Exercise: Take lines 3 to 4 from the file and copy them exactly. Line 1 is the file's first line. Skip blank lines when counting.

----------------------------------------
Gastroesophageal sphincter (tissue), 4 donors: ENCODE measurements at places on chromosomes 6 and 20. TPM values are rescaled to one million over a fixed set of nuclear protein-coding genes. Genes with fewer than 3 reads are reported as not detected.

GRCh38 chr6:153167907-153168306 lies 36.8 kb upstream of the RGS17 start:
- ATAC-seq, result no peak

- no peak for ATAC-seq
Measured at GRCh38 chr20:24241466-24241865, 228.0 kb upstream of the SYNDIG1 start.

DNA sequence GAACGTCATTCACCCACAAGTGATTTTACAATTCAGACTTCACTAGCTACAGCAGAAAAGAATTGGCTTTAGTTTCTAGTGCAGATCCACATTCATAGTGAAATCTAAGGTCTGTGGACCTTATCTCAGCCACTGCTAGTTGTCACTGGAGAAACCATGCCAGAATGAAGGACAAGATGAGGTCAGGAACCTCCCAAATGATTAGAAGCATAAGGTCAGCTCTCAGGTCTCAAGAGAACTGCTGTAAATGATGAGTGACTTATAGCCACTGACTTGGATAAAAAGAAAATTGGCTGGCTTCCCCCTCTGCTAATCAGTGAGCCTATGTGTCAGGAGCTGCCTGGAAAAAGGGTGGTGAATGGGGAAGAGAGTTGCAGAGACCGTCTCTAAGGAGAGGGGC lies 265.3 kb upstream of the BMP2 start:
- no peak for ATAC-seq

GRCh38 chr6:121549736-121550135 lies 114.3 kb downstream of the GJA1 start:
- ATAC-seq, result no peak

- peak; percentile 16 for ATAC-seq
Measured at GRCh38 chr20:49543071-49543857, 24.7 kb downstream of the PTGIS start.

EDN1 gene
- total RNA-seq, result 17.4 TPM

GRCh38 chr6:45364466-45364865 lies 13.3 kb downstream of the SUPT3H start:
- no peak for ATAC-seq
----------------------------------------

- ATAC-seq, result no peak

- no peak for ATAC-seq